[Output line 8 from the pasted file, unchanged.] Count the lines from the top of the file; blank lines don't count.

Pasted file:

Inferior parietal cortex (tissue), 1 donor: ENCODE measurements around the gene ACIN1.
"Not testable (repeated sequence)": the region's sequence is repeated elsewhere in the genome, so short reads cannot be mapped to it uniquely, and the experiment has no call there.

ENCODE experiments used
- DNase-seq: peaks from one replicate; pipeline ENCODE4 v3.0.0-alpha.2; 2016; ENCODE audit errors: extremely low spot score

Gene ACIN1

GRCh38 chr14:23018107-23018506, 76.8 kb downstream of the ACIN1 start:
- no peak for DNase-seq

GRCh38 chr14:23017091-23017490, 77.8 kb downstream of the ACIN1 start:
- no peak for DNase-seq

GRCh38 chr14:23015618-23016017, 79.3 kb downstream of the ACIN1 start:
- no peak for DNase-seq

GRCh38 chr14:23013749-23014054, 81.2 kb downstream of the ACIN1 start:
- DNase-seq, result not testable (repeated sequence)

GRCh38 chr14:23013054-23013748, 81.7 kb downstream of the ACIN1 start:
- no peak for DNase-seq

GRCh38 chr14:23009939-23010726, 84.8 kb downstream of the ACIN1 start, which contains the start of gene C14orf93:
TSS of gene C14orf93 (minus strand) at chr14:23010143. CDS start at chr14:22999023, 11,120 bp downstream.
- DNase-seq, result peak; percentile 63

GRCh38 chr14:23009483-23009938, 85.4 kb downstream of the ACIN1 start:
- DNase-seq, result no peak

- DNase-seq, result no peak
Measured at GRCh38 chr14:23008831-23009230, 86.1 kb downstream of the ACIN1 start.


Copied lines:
GRCh38 chr14:23017091-23017490, 77.8 kb downstream of the ACIN1 start: